In this source Haran is among those jealous of Abraham and fanatically wishes to participate in his murder. Haran is the one, in this text, who is in charge of stoking the fire in the furnace, and he is in the process of feeding the fire when the flames shoot out and consume him. In this Midrash both the brother and father are out to kill Abraham. Haran is gleeful while making the fire as hot as possible so that killing Abraham will “make his day”.[8] Thus according to these two midrashim, Abraham has experienced abuse at the hand of Nimrod the king, his father, his brother and indirectly by God.

Besides using the tools of rabbinic Midrash and later looking at some modern poetry to comprehend Abraham’s action, I find Judith Herman’s book Trauma and Recovery very useful for her description of PTSD:[9]

“[t]raumatic events are extraordinary, not because they occur rarely, but rather because they overwhelm the ordinary human adaptations to life. Unlike commonplace misfortunes, traumatic events generally involve threats to life or bodily integrity, or a close personal encounter with violence and death…” (p.33)

This of course is what according to the Midrash, Abraham has certainly experienced. Herman writes that “The person may feel as if the event in not happening to [him]……a bad dream from which [he] will shortly awaken”.[10] Herman points out that the victim who suffers from PTSD may feel

a state of detached calm, in which terror, rage, and pain dissolve….” Perceptions may be numbed or distorted….Time sense may be altered, often with as sense of slow motion…” (p. 56).

This may have been Abraham’s feelings as he went up the mountain, slowly but inexorably.[11] Returning to Genesis 11:26-32, we find lacunae which leave much to the imagination. The text does not say why they left, nor does it say why they stayed in Charan. Was Terah alive when Abraham and Lot left? What did Abraham feel about leaving? Would he have liked to stay and comfort his father? Did his love for God get in the way of making amends with his father?

Clearly there is a need for more “back story”, which the commentators and the Midrash continue to provide. According to Ibn Ezra on Gen.12:1, Abraham’s father, Terah lived for another sixty five years in Haran and in taking his grandson Lot away from him, he severed the family relationship, deprived his father Terah of his grandson Lot. When the family leaves Egypt, after strife with Lot, Abraham proposes that his nephew’s herdsmen separate from his. Abraham already separated Lot from his grandfather and country and now he does so from himself.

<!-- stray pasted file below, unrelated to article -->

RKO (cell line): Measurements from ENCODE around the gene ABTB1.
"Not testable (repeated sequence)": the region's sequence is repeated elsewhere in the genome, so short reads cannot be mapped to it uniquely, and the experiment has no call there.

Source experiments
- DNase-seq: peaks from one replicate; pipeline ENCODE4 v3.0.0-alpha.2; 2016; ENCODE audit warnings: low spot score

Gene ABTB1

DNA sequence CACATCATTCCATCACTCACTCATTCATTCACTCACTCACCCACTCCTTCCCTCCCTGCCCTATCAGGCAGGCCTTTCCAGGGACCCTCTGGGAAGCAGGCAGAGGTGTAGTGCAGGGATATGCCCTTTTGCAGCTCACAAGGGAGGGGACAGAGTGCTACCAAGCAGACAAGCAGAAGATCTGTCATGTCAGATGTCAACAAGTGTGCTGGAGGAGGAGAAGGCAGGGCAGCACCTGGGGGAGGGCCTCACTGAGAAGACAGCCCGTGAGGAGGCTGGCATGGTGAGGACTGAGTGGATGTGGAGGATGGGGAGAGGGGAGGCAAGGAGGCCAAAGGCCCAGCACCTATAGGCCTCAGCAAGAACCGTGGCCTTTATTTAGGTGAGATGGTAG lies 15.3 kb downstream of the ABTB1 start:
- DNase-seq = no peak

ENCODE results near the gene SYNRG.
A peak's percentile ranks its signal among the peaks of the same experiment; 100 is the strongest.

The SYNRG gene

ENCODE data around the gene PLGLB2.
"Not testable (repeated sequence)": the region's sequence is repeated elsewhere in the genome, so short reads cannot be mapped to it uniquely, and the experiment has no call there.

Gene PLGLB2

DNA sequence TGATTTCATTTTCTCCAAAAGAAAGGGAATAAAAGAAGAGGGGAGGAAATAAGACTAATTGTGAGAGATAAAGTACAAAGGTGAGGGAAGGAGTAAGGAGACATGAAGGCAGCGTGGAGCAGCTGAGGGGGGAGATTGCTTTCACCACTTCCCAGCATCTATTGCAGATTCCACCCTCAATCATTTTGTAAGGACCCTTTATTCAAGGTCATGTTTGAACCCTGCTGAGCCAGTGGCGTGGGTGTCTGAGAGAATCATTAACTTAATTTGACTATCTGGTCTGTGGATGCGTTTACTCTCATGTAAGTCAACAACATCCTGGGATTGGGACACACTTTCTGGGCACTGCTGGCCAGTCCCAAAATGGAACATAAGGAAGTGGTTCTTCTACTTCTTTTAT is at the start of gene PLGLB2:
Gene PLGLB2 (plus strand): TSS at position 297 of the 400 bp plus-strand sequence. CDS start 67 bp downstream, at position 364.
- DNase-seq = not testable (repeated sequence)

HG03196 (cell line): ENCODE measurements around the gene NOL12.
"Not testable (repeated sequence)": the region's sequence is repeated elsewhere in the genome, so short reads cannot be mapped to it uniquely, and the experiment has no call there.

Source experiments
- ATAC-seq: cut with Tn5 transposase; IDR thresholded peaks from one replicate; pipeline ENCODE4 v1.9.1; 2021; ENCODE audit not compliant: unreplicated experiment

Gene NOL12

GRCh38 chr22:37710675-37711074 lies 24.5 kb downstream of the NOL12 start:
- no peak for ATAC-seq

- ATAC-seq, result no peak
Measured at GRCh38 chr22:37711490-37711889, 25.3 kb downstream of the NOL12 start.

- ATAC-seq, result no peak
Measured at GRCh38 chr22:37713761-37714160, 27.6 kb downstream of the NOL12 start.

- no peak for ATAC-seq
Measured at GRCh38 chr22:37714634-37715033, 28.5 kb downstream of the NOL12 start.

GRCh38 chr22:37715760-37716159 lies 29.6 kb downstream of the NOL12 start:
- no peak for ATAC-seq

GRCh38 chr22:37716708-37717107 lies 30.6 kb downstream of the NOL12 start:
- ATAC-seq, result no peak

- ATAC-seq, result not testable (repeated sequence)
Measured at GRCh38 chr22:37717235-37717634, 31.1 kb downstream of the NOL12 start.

Why is Abraham so much a master at separation from his close family? Is this a fatal flaw in him? According to Judith Herman, “The core experiences of psychological trauma are disempowerment and disconnection from others.”[12] If this is so, can it account for Abraham’s ease in letting Lot go, then Sarah (with the real possibility of losing her), and then Hagar and Ishmael and finally Isaac?

It would seem that the sages picked up on this as well. For in a famous Midrash the rabbis try to change the order of the text to show that Terah died in Charan.[13] Why do they do this? To show that Terah was wicked, and like all wicked are called dead even during their lifetime. Why do they do this? They do this so as not to detract from Abraham’s greatness.

Yet in this same midrash we read: that Abraham was afraid that people would say, “He left his father in his old age and departed”. Therefore God reassured him by saying: ‘ I exempt thee (leka) from the duty of honoring thy parents, though I exempt no one else from this duty. The rabbis deduced this from the emphasis GET THEE (LEK LEKA), where lek (‘go‘) alone would have sufficed. And this is why God recorded Terah’s death before Abraham departed.

So one part of the Midrash implies that Terah is the old father that Abraham dishonorably leaves behind, and the other says that Terah is an evil person whom Abraham had the right to leave behind. What are we to make of this contradiction? I find it strange that the rabbis would prefer to reverse the order of the biblical text rather than acknowledge that Abraham had the right to detach himself from a possibly abusive father. In reading Kierkegaard, I am struck by how the second half of the midrash is a perfect example of the “Teleological Suspension of the Ethical”. And this first act of “suspension of the ethical” later permits him to do other unethical acts.[14] Could it be that the rabbis sensed something murky in Abraham’s past when they referred to him as a Job-like figure and vice versa and that God’s test of Abraham is similar to Job’s because of Satan’s intervention.[15]

What are we to make of a God who submits to a challenge of Satan and plays with people like sport to the flies? Who unfairly puts his people to a test, puts temptation in their way, to see how great is their faith, their love for Him?

It is difficult to accept Kierkegaard’s conclusion that God tempted Abraham to prove his faith by rejecting morality.[16] This kind of faith is seen by many as “religious” only in an extreme or fanatical way, and as such a kind of idolatry, or perversion of religion which always factors in a moral dimension. Besides what does God gain by having an exemplar of faith act immorally? Why tempt him to do so? This is the sine qua non question that has plagued generations of readers, both religious and secular, when they confront the text of the Akedah.